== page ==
7mm Remington Magnum vs .300 Winchester Magnum


Hey all, we here at True Shot Academy wanted to go over two popular magnum cartridges, the 7mm Remington Magnum and the .300 Winchester Magnum. Both belted magnum cartridges are derived from the .375 Holland & Holland cartridge. The two calibers have been in common use for decades and have been utilized by target shooters and hunters alike since the mid-20th century.

Today we are going to provide a brief overview of these calibers and go over some of their traits and use cases. Without further ado, let’s get into it.


7mm Remington Magnum

The 7mm Remington Magnum often referred to as the 7mm Rem Mag, was introduced in 1962 by the Remington Arms Company alongside their Remington Model 700 rifle. As a magnum cartridge, the round exhibits a significant recoil impulse while also imparting substantial levels of kinetic energy. The cartridge hasn’t been utilized as much as the .300 Win Mag has by law enforcement and military personnel, but it has notably been utilized in the past by U.S. Secret Service counter sniper unit.

The round has been utilized by hunters and marksmen alike since its inception and remains popular today, even with the advent of such cartridges as 7mm PRC. One will encounter multiple options as far as ammunition and firearms in this chambering on the market.


.300 Winchester Magnum

The .300 Winchester Magnum, commonly referred to as the .300 Win Mag, was introduced by the Winchester Repeating Arms Company in 1963. Like the aforementioned 7mm Rem Mag, this magnum cartridge also packs a considerable punch and yields a high recoil impulse. The cartridge has seen adoption and use by a variety of law enforcement and military entities due to the round’s accuracy and lethality at extended ranges.

Even with the introduction of rounds such as the .300 PRC, the cartridge still persists in common use with a variety of shooters today. The round is incredibly versatile and a prospective buyer will encounter a variety of ammunition and firearms in this caliber in today’s market

Norma 7mm
Norma 7mm

Availability of Firearms in these Calibers

One will mainly find firearms in these calibers in the form of bolt action rifles from a variety of companies such as Remington, Browning, and Christensen Arms. While most options are going to be of the bolt action variety, there are semi-automatic .300 Win Mag firearms available such as the Omen line from Nemo.

Nowadays, one can acquire a rifle with a threaded barrel to allow for the attachment of muzzle devices such as muzzle brakes or suppressors which help tame the recoil of these magnum calibers. Some of the rifles will even come with pre-installed muzzle brakes to provide the shooter with recoil reduction right out of the box. The ability to easily reduce the recoil of these calibers makes them more accessible to a wider variety of shooters.


Availability of Ammunition

When it comes to ammunition supply and availability, one will find more .300 Win Mag than 7mm Rem Mag. This is mainly due to the prominence of the .300 Win Mag as a long-range target round.

Common 7mm Rem Mag loadings feature projectiles which range from 140 to 160 grains. One will typically encounter .300 Win Mag loadings that range from 150 to 200 grains.

You can generally find the common variety of projectiles such as full metal jacket, soft point, and hollow point projectiles. Specialty loadings also exist such for certain uses such as target shooting and hunting from a variety of manufacturers such as Hornady, Federal, and Barnes. At the end of the day, one will be able to find a healthy number of options when it comes to selecting ammunition for either of these cartridges.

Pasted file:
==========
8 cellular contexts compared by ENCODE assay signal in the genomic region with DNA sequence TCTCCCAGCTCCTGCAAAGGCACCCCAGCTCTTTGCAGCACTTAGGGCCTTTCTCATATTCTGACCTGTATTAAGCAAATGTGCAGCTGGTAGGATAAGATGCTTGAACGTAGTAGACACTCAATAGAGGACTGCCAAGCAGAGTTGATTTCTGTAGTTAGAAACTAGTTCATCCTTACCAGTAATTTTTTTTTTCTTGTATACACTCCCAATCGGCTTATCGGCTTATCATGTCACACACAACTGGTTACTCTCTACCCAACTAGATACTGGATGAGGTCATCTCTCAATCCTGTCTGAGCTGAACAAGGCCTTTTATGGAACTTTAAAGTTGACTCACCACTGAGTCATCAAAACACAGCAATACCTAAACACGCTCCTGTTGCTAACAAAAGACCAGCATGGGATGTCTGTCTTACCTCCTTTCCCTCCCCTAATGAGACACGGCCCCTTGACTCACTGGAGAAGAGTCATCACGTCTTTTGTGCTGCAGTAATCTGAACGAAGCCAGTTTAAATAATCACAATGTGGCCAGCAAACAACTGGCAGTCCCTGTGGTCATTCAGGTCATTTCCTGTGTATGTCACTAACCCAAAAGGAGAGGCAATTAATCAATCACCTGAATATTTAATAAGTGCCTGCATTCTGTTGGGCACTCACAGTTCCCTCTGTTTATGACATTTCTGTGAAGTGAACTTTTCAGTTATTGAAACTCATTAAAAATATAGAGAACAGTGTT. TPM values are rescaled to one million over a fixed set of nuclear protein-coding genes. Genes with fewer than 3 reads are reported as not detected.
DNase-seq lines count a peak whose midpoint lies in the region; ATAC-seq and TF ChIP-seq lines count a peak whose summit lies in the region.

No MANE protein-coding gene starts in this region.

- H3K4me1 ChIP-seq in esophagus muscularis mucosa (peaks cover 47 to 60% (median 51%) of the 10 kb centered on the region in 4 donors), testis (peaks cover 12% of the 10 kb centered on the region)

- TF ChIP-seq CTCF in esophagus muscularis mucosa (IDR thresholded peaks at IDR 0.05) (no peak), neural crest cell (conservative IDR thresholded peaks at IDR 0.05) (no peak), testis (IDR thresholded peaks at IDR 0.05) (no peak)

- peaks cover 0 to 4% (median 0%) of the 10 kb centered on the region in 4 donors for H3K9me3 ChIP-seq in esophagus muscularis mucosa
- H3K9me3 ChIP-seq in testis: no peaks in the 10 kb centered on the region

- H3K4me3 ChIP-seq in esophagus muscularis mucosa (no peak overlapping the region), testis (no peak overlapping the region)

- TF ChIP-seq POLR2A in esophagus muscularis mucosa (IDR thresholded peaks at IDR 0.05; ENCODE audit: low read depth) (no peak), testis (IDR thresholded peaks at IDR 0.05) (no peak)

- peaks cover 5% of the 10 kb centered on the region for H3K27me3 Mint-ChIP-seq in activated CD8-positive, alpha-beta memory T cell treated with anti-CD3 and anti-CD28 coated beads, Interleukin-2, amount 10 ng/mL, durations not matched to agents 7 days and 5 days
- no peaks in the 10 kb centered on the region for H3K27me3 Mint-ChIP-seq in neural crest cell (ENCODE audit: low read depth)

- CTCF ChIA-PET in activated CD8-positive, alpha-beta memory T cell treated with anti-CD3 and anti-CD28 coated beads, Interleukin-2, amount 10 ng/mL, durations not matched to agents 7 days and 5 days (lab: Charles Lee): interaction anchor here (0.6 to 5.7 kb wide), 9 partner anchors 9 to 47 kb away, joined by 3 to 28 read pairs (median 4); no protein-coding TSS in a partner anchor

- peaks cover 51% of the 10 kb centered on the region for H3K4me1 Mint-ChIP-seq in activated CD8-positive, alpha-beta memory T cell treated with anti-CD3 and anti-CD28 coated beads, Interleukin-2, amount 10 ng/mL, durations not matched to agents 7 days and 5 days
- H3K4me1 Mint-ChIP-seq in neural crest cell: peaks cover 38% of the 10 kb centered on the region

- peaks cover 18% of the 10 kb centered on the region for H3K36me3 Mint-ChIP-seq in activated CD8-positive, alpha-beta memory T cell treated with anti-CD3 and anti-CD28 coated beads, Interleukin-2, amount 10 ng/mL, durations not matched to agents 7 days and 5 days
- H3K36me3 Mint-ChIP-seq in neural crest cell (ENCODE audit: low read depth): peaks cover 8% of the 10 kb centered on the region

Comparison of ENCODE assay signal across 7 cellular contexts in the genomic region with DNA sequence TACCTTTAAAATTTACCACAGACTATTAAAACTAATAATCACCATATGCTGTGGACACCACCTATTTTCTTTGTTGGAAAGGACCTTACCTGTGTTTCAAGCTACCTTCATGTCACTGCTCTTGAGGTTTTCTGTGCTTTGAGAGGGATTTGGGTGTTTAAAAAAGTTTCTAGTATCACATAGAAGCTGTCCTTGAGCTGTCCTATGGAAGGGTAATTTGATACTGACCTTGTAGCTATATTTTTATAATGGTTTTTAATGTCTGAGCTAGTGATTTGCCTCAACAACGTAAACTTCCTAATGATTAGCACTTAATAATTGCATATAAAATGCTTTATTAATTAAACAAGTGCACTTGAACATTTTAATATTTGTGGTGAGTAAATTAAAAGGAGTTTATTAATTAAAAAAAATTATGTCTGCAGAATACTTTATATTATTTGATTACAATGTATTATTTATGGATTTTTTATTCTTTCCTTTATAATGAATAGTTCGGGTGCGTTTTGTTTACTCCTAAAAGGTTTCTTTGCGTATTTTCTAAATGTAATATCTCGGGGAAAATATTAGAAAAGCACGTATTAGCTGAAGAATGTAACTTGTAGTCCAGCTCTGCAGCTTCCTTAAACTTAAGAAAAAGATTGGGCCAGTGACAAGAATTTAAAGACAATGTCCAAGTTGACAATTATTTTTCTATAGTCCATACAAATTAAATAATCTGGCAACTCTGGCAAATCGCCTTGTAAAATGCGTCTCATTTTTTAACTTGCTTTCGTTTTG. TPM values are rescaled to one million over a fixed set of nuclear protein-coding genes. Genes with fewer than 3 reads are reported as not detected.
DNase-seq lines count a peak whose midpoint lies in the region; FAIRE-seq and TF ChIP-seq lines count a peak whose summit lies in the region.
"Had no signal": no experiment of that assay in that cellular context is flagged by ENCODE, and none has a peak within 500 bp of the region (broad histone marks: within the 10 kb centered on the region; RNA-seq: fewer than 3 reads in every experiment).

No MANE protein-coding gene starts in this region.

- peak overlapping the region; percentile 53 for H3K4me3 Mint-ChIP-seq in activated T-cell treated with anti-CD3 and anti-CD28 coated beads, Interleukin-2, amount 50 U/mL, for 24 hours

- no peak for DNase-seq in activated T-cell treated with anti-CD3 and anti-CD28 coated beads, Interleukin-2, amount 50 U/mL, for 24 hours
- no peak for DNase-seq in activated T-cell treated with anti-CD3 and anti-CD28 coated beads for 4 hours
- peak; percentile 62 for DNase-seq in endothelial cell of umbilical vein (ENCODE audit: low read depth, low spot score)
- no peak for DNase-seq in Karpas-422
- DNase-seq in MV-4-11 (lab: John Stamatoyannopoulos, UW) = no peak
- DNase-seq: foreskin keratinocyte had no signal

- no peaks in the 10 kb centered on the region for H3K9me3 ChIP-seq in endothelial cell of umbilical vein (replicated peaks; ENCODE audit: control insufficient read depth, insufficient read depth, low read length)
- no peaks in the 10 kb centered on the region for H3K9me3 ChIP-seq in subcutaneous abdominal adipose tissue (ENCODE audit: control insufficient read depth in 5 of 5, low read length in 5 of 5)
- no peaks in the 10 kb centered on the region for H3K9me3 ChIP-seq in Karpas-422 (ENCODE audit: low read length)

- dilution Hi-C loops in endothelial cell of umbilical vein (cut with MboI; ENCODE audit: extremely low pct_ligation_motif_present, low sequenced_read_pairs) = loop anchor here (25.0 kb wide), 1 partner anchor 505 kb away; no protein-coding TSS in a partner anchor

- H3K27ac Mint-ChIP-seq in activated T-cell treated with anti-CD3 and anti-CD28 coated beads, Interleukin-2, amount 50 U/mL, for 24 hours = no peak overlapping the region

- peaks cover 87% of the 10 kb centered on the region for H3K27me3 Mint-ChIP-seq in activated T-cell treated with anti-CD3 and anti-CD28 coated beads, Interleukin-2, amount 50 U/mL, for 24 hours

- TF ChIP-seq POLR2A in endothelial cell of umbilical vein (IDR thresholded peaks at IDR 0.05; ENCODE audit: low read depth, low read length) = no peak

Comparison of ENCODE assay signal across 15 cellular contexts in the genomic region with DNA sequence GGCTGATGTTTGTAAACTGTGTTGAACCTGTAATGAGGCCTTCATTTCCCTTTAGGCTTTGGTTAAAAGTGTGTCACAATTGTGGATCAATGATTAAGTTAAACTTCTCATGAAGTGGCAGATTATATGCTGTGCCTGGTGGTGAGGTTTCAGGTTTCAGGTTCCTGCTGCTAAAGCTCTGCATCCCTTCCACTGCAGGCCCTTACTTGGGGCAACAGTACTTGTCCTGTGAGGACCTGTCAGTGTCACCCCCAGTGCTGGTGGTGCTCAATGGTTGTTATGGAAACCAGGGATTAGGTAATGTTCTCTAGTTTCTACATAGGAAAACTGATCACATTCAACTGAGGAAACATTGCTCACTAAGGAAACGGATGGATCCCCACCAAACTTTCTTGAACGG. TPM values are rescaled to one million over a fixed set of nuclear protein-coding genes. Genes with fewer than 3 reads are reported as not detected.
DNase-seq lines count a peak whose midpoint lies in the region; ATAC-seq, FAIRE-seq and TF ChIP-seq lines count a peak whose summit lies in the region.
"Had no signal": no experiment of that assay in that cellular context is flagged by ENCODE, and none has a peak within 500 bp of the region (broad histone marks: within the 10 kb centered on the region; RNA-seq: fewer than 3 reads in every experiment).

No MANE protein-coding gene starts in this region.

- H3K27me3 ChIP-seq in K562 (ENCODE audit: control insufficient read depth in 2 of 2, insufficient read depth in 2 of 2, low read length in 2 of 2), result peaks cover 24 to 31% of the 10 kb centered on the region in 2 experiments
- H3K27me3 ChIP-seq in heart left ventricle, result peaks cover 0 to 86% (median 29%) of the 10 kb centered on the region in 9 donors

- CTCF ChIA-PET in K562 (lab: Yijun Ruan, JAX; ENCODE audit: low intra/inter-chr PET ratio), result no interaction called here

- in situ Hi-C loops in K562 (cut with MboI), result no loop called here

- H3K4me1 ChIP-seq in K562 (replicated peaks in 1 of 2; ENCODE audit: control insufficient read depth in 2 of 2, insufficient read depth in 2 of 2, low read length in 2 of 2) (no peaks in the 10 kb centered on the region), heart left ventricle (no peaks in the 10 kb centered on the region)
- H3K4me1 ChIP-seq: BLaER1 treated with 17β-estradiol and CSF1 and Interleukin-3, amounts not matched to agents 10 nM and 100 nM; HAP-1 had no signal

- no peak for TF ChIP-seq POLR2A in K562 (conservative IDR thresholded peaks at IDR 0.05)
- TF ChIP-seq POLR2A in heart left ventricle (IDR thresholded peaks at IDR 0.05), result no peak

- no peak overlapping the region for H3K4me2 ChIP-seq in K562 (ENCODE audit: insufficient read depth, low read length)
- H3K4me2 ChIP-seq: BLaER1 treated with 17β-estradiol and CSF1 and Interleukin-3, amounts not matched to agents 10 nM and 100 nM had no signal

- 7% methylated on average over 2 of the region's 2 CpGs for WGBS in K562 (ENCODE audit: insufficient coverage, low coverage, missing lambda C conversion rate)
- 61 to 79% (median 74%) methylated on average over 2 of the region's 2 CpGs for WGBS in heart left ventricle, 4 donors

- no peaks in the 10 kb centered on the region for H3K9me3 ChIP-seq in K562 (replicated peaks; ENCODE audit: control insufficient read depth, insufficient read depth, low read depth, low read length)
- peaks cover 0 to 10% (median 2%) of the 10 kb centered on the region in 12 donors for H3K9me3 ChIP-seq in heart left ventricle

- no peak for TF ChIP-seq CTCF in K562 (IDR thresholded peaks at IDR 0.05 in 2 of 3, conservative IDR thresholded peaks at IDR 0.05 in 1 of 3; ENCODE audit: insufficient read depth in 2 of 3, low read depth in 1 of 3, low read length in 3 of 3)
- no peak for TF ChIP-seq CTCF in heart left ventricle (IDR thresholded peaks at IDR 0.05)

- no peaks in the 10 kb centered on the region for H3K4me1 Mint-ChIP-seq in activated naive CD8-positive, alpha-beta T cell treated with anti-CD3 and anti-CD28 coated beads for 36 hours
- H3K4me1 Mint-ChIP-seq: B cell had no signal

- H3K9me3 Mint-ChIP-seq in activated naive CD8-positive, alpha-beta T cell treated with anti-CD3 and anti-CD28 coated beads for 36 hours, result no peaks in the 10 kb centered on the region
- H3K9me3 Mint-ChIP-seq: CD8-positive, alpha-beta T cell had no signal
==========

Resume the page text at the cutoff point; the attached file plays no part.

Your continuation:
Usage for 7mm Remington Magnum

The primary use case for the 7mm Rem Mag cartridge is hunting. The round excels particularly at dispatching big game, making it a favorite among hunters.

While the round is less prominent in the realm of precision shooting than the .300 Win Mag, the cartridge has still seen use in marksman type roles. Essentially, one will find more support in the realm of hunting applications than target applications when it comes to the 7mm Rem Mag.


Usage for .300 Winchester Magnum

The .300 Win Mag is primarily used for hunting and long-range target shooting applications. Like the 7mm Rem Mag, the cartridge will humanely and efficiently dispatch big game and is effectively a “do all” cartridge.

When it comes to precision shooting, the .300 Win Mag has more options when it comes to rifles and ammunition optimized for long-range shooting than the 7mm Rem Mag. The .300 Win Mag is ultimately a versatile cartridge which will allow the shooter to perform multiple tasks with the same rifle.

PPU NEMO 300 Win
PPU NEMO 300 Win


All in all, both cartridges perform very similarly as hunting cartridges and will serve hunters well. While the .300 Win Mag has a more prominent reputation as a precision rifle cartridge, that is not to say that the 7mm Rem Mag is inaccurate or lacking by any means. No matter which cartridge you go with, you will be getting a well-supported and established cartridge that has proven itself over the years.

Regardless of which of the cartridge you shoot, we here at True Shot have you covered and offer ammunition for both 7mm Rem Mag and .300 Win Mag. Even with newer and more modern loads being introduced these days, you really can’t go wrong with either of these cartridges. Happy shooting.



Need bulk ammo? At True Shot Ammo, we have a wide variety of handgun ammo and rifle ammo available to purchase. Please visit our website trueshotammo.com, call us at (888) 736-6587, or you can email us at [email protected] for more ammo options.

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